Demons 2 (1986)
Back of the box...
“It’s Saturday night and Sally Day’s sixteenth birthday is in top gear on the tenth floor of a high-rise apartment building.
Sally goes into her room to try on her new dress, but is mesmerized by the action on the T.V. screen. A demon comes back to life in the film and lunges at Sally through the T.V. screen, she screams, but to no avail as her body is taken over. Black, corrosive blood drips from her body.
It burns through the floors until it reaches the building’s electrical nerve center. The lights go out and all exits are blocked shut.
Four floors below, Hannah, a newlywed, waits alone as bloodthirsty demons burst out of Sally’s apartment in search of victims.
For Hannah there is nowhere to hide, nowhere to run. No-one will be safe from the unspeakable terror.
Director: Lamberto Bava
Starring: David Edwin Knight, Nancy Brilli, Asia Argento
Watch the Trailer
Demons 2 is the only unchallenged sequel to Demons unlike part 3 that has three different movies vying for the role. While 1989’s The Church is technically the official third installment, other contenders include 1991’s Demons 3 (aka Black Demons) and 1988’s Demons 3: The Ogre—directed by Bava himself. The general rule of thumb seems to be that it’s not considered in the canon unless Argento was involved.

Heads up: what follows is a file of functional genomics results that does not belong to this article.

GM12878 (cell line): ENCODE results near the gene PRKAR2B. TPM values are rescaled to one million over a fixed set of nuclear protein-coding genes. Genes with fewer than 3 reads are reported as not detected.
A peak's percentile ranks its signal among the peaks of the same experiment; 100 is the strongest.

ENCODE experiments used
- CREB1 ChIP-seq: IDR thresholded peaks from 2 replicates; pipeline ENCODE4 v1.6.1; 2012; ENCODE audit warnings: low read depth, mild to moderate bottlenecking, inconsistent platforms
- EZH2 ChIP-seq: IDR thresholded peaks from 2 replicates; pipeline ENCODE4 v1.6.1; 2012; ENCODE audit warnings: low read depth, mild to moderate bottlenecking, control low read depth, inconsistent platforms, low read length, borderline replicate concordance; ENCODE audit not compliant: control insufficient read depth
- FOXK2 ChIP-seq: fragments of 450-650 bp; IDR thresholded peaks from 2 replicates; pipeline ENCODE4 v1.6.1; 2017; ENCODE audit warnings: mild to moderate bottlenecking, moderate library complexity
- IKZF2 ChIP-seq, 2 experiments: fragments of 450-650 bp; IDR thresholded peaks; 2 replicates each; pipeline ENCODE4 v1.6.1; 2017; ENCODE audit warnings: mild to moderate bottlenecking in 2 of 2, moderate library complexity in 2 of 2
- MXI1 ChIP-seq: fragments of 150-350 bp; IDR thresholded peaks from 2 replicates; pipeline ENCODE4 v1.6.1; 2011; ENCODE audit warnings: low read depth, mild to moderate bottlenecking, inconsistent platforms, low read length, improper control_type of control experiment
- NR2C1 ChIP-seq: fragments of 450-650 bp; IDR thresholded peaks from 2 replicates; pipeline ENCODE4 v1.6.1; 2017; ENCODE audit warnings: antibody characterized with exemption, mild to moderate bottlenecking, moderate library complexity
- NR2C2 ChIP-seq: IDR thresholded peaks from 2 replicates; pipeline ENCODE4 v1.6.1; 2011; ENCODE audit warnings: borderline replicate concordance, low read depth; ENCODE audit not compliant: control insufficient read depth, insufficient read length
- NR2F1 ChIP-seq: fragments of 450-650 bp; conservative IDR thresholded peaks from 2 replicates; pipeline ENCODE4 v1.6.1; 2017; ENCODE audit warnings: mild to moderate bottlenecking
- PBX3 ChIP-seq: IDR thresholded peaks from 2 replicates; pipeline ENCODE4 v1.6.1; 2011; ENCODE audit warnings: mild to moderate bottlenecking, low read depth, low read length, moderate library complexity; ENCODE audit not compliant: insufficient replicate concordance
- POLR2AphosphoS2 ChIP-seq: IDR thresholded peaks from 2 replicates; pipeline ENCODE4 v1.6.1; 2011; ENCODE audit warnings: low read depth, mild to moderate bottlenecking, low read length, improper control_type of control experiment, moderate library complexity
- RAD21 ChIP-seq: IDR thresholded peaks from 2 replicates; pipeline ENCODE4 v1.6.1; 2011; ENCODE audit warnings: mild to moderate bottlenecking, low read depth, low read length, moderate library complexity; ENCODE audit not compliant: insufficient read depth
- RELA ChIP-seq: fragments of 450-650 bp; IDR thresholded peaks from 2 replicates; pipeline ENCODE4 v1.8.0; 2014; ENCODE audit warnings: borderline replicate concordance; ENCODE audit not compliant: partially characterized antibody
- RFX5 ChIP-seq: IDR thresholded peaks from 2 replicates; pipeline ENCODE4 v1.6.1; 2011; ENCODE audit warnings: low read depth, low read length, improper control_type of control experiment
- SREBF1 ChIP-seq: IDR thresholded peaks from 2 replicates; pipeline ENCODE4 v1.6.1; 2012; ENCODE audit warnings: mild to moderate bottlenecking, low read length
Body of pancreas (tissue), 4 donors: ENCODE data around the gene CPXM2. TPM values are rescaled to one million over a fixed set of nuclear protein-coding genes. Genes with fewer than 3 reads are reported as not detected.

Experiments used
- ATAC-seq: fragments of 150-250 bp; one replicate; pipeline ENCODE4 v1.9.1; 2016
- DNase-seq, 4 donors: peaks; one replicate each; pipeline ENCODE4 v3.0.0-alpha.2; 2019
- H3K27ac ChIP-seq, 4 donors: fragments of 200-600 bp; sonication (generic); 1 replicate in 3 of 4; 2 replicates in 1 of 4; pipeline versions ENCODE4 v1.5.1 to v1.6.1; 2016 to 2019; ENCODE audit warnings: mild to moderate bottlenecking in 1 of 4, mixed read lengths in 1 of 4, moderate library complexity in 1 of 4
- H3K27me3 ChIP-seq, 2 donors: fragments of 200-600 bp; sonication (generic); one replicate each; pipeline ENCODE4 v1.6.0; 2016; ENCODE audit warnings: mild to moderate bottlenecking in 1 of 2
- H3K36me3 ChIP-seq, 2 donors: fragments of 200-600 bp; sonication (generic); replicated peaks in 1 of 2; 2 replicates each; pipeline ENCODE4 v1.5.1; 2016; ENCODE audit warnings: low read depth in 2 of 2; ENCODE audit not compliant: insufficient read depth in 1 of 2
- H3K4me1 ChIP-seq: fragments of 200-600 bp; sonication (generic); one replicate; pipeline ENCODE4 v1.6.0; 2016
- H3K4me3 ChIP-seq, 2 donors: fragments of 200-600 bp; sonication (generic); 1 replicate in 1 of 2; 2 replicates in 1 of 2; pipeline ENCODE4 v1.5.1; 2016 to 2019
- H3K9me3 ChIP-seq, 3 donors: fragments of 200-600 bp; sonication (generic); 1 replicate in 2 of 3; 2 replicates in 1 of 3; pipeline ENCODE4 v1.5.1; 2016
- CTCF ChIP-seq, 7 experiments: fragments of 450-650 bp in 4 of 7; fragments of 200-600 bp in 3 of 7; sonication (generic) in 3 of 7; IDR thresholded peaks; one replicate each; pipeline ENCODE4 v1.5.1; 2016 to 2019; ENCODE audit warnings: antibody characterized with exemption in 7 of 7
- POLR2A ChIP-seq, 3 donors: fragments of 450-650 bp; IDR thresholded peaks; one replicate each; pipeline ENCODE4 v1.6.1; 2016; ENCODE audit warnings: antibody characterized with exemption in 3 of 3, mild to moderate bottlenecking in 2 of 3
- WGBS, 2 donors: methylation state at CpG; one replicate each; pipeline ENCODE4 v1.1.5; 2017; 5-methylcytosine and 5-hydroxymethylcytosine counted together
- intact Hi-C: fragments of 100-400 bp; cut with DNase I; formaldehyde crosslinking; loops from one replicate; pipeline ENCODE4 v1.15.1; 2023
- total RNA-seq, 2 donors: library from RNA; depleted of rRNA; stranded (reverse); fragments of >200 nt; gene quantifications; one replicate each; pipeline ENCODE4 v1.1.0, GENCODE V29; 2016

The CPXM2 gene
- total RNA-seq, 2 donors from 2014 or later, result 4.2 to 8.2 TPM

The “film within a film” theme from the first movie kicks off right away as Demons 2 opens with our characters—the occupants of a high rise apartment complex—all tuned in to watch “Demons 2” on their TVs. That’s right, a sequel to Demons 1 is playing on TV in Demons 2, the sequel to Demons 1. It’s incredibly confusing but not at all necessary to follow the plot, in fact, we’re just gonna step over this rabbit hole altogether. Back in the apartment complex, Sally Day (named after the actress who played Liz in the previous film) is sulking in her room during a particularly shitty birthday party when her sad energy spirits demons through her TV screen. After turning her Smiths dance party into a bloodbath, taking the lyrics of the song “Panic” far too literally, chaos ensues and demons terrorize their way through every floor of the unassuming building. Featuring a host of not exactly “recurring” characters—something more similar to a Tarantino-esque universe of shared actors—“the most famous pimp in horror,” Bobby Rhodes, returns as Hank “the personal trainer” who assumes a similarly take-charge attitude. Ripper, who you may remember as the Sylvester Stallone lookin’ coked out punk rocker, is now somehow a very dedicated building security guard. Sadly, Fiore Argento didn’t reprise any version of her previous “abandoned girlfriend” role in this film but her lil’ sis Asia took over as the requisite minimum of Argento daughters on screen. Demons 2 trades in its predecessor’s 80’s hair metal for a new wave goth soundtrack featuring The Smiths, The Cult, Dead Can Dance, Peter Murphy, Love and Rockets, Fields of the Nephilim, and more